Tuesday, 14 June 2011

The curious case of Kevin, the trapped squirrel, and the Innits

One thing that Kevin never is, is dull. Never, never, never.

Take the most recent meeting. The Kevinettes - almost a full house - were readily supplied upon arrival by the Doctor of Psychology (whose turn it was to host) with glasses of Pimms and tasty nibbles. Once these were devoured, we moved on to more replenishment of drinks and a delicious meal. There was even cheese and pudding. Michel Roux, eat your heart out.

Fortunately this time we remembered to keep some food aside for the Doctor's husband, who had taken himself to the gym to counter the calorific intake we were busy enjoying. Wise move. If for no other reasons that at least his eardrums were spared the vast amount of laughing and cackling and general telling of stories that was taking place.*

Like that of Belfast Blonde and the squirrel.

We had been going round the table establishing "What makes a good book?" for each of us.
The LCM stipulation that the replies should be 140 characters or less went slightly by-the-by as a few glasses of wine had been consumed by then, and there is nothing better than a drink (or several) to loosen tongues. But the Kevinettes did well, by all accounts, we will make Tweeters of them yet.
And before you wonder, yes, we have conversations like this at every meeting.

Anyway.

The conversation went something like this, in reply to the question.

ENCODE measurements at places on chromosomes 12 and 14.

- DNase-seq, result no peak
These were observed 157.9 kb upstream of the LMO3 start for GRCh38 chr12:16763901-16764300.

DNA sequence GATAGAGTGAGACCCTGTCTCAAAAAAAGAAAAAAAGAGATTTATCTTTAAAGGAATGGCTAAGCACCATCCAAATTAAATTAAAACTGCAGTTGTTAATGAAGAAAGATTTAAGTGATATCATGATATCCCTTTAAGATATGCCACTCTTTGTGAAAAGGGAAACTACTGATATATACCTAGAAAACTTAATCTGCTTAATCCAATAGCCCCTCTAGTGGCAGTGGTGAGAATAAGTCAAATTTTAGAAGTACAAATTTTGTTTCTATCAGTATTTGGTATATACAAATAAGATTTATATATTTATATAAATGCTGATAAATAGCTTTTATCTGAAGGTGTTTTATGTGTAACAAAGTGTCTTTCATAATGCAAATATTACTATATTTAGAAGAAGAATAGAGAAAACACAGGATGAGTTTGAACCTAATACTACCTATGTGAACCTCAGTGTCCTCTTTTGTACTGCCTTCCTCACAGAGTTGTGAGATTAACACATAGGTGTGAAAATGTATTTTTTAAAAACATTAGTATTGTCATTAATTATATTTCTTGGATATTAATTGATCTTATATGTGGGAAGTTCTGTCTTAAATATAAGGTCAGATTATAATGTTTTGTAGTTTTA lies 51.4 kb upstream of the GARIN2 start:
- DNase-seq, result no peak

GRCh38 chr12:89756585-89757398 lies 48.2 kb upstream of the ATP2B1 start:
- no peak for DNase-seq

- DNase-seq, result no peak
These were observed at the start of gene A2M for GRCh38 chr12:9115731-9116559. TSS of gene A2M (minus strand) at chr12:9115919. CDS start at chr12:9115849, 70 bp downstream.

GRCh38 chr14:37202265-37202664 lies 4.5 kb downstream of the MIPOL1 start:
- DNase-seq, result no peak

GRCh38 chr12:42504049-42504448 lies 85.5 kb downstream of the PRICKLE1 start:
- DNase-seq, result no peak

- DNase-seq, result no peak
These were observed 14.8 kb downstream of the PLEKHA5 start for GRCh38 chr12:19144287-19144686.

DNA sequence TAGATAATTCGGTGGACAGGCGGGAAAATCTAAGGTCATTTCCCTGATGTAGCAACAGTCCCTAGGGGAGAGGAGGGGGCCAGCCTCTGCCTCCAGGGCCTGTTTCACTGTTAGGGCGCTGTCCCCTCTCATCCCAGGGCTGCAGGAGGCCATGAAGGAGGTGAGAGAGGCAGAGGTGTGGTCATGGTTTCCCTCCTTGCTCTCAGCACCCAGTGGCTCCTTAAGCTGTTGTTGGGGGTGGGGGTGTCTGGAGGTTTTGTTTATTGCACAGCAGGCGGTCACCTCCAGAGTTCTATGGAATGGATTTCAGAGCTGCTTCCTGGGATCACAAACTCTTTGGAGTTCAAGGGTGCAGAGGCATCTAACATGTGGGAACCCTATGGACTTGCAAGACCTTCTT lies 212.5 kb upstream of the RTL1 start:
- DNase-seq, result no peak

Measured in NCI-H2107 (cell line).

Belfast Blonde - "Characters, interesting ones."
Botanical Artist - "Engrossing plot."
Lovely Radiographer - "An author who writes a good story without showing off."
Belfast Blonde - "Have you heard this new term: the Innits? It's the new Chavs."
Aussie Solicitor - "Intellectual stimulation."
Doctor of Psychology - "A confident writer who draws you in."
LCM - "Kevin."
Belfast Blonde - "I had a squirrel in my bird feeder the other day."

At which point we all stop and look at her. Never mind the Innits, it's the squirrel we're interested in.

She continues to then tell the story about looking out in to her garden around ten at night, and discerning a squirrel which appears to have gotten stuck inside her (squirrel-proof, supposedly) bird feeder. All except for the rodent's tail is firmly encased in a narrow plastic tube. Said tail is hanging out and appears to be flickering.
In a mild panic she does what any sensible female would do.
She phones a male friend.
To cut a long story short, male friend proves to be as useful as a chocolate teapot, the RSPCA is called, arrives some time around midnight, the bird feeder is cut open and the squirrel - miraculously - revives itself and trots off, unfazed. Like this sort of thing happens every day, right?
The RSPCA woman then proceeds to distribute what is left of the seeds around the garden, calling after the scampering animal, "There you go Mister Squirrel, some more nuts for you if you are hungry later!", hands back the mangled remains of the bird feeder to Belfast Blonde and asks for a donation.

"What did you say?", we all asked Belfast Blonde.
"I was speechless," she replies, trying not to laugh.
"Why?" comes the chorus.
"She looked like a squirrel herself!"

It could have been worse. She could have been an Innit.

* Of course, we also discussed the books we had read, in quite some depth, but somehow it is the other events that seem to keep us coming back, namely food, drink and anecdotes.


And for my next trick,
I will infiltrate Kevin



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